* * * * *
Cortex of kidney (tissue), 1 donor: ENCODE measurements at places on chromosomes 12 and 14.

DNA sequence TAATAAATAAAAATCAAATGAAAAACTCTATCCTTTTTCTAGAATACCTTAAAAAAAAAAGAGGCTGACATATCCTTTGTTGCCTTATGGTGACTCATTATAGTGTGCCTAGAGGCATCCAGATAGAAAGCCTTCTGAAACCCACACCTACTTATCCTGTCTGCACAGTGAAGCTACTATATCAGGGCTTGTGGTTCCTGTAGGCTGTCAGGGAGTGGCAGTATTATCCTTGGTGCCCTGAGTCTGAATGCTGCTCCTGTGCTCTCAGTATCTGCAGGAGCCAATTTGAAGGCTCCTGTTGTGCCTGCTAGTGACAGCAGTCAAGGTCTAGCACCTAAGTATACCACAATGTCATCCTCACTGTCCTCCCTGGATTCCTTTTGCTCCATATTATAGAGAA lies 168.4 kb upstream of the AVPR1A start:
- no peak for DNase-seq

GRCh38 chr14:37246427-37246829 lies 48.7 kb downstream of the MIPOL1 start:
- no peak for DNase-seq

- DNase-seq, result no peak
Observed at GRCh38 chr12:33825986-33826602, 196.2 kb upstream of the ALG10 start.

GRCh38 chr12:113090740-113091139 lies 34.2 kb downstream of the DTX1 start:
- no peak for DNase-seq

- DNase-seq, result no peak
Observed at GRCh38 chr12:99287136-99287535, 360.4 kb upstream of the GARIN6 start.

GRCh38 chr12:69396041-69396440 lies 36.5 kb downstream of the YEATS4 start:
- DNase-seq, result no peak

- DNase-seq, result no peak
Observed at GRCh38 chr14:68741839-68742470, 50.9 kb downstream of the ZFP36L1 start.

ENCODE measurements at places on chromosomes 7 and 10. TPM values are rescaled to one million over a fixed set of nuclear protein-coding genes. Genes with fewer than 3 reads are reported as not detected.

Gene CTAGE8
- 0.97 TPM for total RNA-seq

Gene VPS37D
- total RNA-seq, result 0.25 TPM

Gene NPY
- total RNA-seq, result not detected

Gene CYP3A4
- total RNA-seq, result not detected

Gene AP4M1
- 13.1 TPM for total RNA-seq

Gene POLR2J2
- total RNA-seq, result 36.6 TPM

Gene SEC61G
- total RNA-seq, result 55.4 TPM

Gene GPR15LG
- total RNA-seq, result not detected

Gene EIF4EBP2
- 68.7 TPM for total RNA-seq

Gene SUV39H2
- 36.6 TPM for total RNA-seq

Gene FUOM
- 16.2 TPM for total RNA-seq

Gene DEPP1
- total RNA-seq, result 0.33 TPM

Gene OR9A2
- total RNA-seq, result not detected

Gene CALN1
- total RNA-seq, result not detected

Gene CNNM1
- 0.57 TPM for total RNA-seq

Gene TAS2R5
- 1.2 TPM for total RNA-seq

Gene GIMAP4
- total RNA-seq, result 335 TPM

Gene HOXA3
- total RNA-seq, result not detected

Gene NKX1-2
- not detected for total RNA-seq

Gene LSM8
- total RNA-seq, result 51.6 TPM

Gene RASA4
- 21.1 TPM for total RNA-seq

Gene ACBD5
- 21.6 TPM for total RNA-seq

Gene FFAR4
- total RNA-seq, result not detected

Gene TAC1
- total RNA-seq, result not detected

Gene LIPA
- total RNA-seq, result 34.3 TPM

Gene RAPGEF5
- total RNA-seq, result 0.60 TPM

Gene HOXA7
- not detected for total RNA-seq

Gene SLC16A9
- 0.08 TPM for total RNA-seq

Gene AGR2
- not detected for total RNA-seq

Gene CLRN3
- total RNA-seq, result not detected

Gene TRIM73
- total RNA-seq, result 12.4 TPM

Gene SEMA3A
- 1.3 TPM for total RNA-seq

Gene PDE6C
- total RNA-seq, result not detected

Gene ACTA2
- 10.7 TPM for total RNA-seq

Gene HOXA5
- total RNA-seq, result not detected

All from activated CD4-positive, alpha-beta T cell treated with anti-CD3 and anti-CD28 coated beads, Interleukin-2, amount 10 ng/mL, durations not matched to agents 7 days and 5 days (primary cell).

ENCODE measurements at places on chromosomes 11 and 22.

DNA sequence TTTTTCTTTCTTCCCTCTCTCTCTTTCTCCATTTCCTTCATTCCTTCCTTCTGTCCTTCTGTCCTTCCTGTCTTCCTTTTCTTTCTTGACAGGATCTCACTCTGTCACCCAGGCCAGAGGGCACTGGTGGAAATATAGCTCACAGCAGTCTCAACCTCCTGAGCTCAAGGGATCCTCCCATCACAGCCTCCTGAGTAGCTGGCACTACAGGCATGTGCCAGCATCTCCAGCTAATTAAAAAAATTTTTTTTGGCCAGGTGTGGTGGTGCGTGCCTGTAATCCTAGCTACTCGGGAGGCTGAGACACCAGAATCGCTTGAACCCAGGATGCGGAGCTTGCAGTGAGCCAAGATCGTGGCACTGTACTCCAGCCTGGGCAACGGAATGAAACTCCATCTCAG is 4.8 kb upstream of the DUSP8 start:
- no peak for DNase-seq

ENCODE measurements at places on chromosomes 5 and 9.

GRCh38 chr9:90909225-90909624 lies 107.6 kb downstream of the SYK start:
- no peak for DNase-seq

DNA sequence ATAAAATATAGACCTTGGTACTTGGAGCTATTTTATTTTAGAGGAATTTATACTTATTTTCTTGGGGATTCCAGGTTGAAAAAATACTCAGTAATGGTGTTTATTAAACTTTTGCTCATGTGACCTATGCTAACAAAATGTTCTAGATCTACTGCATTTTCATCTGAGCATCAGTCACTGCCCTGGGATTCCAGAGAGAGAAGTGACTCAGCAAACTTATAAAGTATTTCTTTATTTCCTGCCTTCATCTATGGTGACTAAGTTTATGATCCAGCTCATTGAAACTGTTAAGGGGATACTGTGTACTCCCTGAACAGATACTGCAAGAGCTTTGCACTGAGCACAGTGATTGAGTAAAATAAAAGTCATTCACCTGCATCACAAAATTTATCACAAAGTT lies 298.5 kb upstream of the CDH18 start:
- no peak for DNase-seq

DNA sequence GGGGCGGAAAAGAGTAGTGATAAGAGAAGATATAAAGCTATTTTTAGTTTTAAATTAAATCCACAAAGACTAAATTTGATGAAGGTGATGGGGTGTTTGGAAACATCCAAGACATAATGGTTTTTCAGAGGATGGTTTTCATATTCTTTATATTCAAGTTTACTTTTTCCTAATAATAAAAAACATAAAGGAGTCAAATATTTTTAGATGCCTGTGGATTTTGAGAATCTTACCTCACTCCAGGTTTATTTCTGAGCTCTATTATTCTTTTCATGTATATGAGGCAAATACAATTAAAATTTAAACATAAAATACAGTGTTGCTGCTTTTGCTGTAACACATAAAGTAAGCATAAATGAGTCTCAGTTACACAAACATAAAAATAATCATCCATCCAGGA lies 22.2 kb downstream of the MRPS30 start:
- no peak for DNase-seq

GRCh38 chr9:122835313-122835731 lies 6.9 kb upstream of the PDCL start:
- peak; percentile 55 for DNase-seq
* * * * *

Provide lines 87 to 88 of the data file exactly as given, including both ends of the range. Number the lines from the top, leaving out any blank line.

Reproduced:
All from activated CD4-positive, alpha-beta T cell treated with anti-CD3 and anti-CD28 coated beads, Interleukin-2, amount 10 ng/mL, durations not matched to agents 7 days and 5 days (primary cell).

ENCODE measurements at places on chromosomes 11 and 22.